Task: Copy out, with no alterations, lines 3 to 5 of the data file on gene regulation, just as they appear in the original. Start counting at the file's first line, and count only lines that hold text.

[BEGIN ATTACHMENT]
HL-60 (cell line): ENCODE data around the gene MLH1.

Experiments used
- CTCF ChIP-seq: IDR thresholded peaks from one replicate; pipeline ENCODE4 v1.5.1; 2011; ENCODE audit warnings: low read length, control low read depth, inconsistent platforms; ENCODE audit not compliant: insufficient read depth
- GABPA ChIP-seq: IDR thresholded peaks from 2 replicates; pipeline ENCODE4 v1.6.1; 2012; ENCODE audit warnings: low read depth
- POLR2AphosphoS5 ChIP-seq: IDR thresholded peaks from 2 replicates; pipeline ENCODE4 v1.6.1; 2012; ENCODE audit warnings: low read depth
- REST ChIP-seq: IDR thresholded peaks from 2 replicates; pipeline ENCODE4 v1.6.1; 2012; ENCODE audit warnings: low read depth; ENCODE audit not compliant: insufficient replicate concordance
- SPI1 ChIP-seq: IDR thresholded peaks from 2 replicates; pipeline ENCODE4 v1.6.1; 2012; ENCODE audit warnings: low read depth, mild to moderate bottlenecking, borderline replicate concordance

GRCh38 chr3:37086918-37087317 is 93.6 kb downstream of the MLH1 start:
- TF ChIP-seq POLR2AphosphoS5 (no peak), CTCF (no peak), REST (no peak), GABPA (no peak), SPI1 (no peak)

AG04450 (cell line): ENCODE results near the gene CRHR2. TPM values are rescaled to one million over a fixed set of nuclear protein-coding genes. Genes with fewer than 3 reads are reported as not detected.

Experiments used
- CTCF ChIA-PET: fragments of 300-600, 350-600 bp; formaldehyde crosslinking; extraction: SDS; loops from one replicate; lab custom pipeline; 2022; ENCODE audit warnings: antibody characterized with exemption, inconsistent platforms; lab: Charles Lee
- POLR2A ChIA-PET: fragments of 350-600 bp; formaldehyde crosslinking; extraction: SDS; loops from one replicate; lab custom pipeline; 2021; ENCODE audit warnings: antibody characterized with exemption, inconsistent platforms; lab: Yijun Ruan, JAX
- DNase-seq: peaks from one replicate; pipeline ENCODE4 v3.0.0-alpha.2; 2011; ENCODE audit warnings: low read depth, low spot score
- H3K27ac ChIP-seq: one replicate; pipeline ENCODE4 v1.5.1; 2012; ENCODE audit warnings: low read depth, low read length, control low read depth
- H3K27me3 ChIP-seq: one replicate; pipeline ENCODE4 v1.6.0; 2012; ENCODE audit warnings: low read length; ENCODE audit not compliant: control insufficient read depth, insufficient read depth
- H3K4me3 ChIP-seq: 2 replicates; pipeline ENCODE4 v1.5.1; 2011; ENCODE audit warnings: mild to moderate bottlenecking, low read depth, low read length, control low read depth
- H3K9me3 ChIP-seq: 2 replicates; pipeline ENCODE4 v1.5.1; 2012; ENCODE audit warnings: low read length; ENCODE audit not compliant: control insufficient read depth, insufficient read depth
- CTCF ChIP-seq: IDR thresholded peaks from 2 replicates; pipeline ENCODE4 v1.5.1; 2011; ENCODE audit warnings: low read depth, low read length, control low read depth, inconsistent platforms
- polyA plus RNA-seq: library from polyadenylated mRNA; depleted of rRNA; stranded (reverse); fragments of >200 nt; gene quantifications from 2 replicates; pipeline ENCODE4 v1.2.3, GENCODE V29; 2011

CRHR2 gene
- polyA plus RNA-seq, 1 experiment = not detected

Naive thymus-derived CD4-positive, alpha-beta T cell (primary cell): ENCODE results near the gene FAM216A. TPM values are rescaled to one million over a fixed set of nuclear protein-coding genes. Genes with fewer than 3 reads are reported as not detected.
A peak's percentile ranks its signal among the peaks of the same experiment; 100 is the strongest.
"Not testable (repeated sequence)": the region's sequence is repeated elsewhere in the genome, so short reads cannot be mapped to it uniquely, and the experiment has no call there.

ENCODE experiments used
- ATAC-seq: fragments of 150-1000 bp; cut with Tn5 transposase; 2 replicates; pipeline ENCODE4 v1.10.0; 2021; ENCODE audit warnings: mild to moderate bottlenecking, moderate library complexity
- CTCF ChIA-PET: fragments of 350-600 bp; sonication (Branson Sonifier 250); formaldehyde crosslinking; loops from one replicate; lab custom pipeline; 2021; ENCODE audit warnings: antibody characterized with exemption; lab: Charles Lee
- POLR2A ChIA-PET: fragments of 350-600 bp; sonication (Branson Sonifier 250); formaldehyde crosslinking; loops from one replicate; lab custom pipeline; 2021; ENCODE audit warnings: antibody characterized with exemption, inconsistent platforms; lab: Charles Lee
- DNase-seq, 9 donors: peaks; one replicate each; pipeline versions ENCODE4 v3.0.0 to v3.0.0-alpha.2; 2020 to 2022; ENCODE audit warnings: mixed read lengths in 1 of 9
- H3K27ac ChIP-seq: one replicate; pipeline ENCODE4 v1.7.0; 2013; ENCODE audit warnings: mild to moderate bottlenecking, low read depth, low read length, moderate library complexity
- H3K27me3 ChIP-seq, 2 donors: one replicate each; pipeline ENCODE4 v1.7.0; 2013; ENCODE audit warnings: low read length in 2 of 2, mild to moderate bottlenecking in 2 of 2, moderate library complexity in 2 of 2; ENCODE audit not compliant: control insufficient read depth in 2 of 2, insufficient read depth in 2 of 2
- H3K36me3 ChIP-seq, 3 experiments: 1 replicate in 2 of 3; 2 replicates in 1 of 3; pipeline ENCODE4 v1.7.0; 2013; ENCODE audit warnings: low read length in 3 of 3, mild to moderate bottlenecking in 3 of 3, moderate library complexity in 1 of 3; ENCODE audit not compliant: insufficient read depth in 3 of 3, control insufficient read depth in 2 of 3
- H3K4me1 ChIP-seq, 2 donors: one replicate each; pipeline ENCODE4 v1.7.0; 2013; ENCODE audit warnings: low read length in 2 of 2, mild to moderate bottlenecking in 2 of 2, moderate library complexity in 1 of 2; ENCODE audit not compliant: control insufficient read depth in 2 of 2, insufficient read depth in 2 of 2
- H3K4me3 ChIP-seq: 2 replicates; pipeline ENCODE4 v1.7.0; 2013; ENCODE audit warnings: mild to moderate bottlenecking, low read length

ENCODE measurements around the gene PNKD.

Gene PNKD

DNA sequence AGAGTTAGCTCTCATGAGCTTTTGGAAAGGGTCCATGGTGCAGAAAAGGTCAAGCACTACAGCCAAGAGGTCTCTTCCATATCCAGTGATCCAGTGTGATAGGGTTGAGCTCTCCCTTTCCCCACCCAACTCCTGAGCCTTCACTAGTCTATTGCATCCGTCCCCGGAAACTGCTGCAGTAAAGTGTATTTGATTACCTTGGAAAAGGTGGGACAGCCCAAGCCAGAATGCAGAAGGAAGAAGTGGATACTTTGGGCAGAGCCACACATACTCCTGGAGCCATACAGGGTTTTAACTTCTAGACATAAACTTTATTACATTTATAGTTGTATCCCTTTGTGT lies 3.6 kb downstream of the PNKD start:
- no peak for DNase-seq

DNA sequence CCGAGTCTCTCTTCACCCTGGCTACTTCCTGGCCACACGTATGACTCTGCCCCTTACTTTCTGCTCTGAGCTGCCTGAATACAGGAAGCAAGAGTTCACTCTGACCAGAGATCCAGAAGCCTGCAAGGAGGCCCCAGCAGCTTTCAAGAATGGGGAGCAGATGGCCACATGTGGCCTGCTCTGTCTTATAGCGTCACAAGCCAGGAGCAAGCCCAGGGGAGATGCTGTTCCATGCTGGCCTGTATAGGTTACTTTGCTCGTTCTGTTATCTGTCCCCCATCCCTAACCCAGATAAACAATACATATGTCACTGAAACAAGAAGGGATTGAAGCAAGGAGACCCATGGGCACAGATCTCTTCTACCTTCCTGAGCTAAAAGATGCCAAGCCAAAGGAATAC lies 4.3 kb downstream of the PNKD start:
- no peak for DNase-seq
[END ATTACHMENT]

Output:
- CTCF ChIP-seq: IDR thresholded peaks from one replicate; pipeline ENCODE4 v1.5.1; 2011; ENCODE audit warnings: low read length, control low read depth, inconsistent platforms; ENCODE audit not compliant: insufficient read depth
- GABPA ChIP-seq: IDR thresholded peaks from 2 replicates; pipeline ENCODE4 v1.6.1; 2012; ENCODE audit warnings: low read depth
- POLR2AphosphoS5 ChIP-seq: IDR thresholded peaks from 2 replicates; pipeline ENCODE4 v1.6.1; 2012; ENCODE audit warnings: low read depth